Thursday, July 22, 2010

Old School Discipline (or, How To Raise Well-Mannered Children)

Bet you thought this post would involve whips and such, didn't you? Sorry to disappoint, but I'm actually referring to a chapter in the book I just finished perusing, by the Allisons Vale & Rattle, How To Boil A Flamingo And 49 Other Lessons in the Lost Art of Being A Lady.

(In case you're wondering, should a flamingo be not available, a few tropical parrots will suffice to seriously impress your next dinner party guests). Short chapters, adapted from household and etiquette guides from the 17th & 18th centuries, brim with tongue-in-cheek instruction and practical advice on everything from How to Picnic, Sit for a Portrait, Choose A Wet-Nurse (never a redhead), How To Employ Your Fan, and How To Manage Your Servants with Mistrust and Misgiving. In short, it is a neccessary compendium and companion for any lady who wishes to make her way successfully amongst society.

Though highly amusing, some of the advice was not as outdated and ridiculously extravagant as perhaps it might first appear. The chapter on "How To Raise Well-Mannered Children" could do with liberal distribution in the 21st century. (As could the possible addition of a chapter, "How to spellcheck your Facebook status updates, especially if you are a teacher and cannot grasp even the most basic spelling and grammar." You aggravate my sensibilities in the most extreme manner, people!) Would it be so bad if rules such as the following were "instilled in children from a young age"?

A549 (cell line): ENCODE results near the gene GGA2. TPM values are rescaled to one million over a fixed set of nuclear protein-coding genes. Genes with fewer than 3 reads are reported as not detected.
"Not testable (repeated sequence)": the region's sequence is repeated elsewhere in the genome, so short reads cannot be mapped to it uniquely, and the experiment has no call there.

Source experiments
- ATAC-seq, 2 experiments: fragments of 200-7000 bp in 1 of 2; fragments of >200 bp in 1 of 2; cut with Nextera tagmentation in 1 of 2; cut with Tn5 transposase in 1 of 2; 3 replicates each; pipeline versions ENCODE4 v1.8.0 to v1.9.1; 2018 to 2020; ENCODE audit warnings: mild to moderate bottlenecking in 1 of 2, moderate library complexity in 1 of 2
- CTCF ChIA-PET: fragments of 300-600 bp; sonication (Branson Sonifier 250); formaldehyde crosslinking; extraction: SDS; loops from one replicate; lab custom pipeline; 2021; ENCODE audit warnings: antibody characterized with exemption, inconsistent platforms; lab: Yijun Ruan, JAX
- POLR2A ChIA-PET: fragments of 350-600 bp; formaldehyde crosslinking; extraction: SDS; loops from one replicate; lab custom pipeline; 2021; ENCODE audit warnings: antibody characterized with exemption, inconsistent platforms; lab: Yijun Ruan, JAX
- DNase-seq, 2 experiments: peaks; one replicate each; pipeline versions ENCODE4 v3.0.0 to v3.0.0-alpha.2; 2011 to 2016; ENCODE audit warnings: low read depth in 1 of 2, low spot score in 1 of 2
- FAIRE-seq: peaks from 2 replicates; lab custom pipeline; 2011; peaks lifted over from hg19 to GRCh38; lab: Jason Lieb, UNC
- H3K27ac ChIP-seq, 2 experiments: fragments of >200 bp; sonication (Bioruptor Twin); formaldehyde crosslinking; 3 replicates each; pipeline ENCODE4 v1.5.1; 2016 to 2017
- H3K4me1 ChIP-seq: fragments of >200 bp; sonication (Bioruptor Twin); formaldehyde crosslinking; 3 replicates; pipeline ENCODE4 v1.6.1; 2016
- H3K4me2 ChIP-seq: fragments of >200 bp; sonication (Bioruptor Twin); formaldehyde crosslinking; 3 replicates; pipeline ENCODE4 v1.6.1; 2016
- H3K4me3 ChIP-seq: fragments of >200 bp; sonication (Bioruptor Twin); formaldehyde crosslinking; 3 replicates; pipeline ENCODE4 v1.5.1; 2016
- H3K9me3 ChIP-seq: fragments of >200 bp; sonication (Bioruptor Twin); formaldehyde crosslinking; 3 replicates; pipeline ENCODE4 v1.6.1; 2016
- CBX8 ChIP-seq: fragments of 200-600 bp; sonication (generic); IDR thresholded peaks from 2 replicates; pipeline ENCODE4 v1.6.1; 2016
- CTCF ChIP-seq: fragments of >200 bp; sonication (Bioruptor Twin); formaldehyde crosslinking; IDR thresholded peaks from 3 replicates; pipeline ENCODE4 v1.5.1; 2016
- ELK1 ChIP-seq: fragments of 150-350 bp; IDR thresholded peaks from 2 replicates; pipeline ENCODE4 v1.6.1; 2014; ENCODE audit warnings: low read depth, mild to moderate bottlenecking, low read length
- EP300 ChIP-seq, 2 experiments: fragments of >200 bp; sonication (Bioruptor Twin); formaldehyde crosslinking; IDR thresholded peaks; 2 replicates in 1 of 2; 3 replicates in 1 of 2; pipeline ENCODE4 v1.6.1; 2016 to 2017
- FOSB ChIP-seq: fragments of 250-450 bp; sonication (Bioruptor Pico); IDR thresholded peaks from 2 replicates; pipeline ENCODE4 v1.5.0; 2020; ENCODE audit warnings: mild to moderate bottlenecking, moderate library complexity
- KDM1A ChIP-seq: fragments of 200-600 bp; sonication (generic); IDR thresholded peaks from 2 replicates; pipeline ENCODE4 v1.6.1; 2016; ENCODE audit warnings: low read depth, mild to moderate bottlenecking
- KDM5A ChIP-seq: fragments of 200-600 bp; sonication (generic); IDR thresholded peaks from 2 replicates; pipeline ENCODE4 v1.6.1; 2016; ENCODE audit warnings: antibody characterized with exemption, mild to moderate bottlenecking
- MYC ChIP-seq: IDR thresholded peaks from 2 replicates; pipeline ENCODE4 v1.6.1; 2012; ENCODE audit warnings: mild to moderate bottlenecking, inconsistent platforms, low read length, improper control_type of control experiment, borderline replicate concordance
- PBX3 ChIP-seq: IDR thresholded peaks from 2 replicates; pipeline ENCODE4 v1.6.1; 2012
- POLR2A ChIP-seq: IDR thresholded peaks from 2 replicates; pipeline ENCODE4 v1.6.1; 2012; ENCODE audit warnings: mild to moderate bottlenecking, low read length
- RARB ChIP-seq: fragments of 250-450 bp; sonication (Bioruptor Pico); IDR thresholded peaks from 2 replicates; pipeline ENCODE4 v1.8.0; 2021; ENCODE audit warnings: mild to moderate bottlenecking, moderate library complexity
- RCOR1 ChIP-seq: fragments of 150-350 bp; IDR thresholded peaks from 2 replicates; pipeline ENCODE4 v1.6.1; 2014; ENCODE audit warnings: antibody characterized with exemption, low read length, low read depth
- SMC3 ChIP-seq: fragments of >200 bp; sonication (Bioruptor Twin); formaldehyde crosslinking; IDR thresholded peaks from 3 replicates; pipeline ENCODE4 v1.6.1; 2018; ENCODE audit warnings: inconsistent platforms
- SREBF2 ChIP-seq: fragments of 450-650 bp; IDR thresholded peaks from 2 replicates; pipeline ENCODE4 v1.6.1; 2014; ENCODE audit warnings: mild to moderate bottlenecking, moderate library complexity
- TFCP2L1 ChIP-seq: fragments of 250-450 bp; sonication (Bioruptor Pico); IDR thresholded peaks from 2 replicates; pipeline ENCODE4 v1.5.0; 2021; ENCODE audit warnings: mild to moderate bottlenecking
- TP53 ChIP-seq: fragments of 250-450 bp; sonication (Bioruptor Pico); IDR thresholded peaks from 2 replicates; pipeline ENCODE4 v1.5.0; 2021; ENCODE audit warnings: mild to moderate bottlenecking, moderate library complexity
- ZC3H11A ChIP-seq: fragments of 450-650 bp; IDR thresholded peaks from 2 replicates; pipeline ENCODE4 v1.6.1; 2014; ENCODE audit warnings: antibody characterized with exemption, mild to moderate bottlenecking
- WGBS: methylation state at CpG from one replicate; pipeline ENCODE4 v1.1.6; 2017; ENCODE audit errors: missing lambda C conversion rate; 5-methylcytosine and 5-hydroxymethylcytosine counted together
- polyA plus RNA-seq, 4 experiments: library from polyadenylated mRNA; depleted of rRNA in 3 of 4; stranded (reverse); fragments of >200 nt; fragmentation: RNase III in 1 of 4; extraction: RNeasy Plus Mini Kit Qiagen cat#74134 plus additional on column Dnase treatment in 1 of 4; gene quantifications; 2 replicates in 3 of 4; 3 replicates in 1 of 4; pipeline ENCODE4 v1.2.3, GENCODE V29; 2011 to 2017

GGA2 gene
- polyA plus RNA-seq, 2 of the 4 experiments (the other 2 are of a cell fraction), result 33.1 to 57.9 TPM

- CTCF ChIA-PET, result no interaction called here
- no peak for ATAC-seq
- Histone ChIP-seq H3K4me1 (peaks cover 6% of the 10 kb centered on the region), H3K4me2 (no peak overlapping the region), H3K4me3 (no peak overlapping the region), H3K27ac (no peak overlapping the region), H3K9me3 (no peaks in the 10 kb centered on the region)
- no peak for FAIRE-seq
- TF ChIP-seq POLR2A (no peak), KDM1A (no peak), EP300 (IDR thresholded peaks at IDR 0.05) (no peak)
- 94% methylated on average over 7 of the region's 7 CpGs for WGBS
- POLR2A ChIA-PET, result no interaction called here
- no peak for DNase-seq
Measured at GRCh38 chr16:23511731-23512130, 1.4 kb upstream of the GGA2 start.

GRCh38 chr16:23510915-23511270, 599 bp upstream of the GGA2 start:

-Take what you are served [at mealtimes] whether it be to your taste or not. Eccentricity in regard to nourishment should be avoided at all times. How many teatime tantys would be avoided if this rule was strictly enforced!

-Do not present yourself at the table unless your hands and face are clean and hair neatly combed. Well, the hair thing isn't gonna happen, but the basic "clean your hands" before eating rule is a good habit to get into.

-When invited into the company of your betters, do not sit or speak until bidden. Perhaps they could sit without incurring the wrath of society, but learning not to interrupt other conversations and only to speak in turn is an important basic etiquette that alot of adults could do well to remember, as well.

-Use your napkin habitually. Not your sleeve, which becomes a vertiable petri dish of snot, vegemite and dirt on any avergage day.

The chapter advises that, "a mismanaged child is but a regrettable stain upon the fabric of polite company and may be expected to achieve naught in life but the breaking of his poor mother's heart." Uncombed hair at the dinner table might not be a precursor to a life of insubordinate idleness, but would a few old-fashioned manners go astray in the modern world? I think not, and I would also like to suggest compulsory spelling examinations right up to and including tertiary education (longer if you will be spending your working hours in the schooling system). Hmph.

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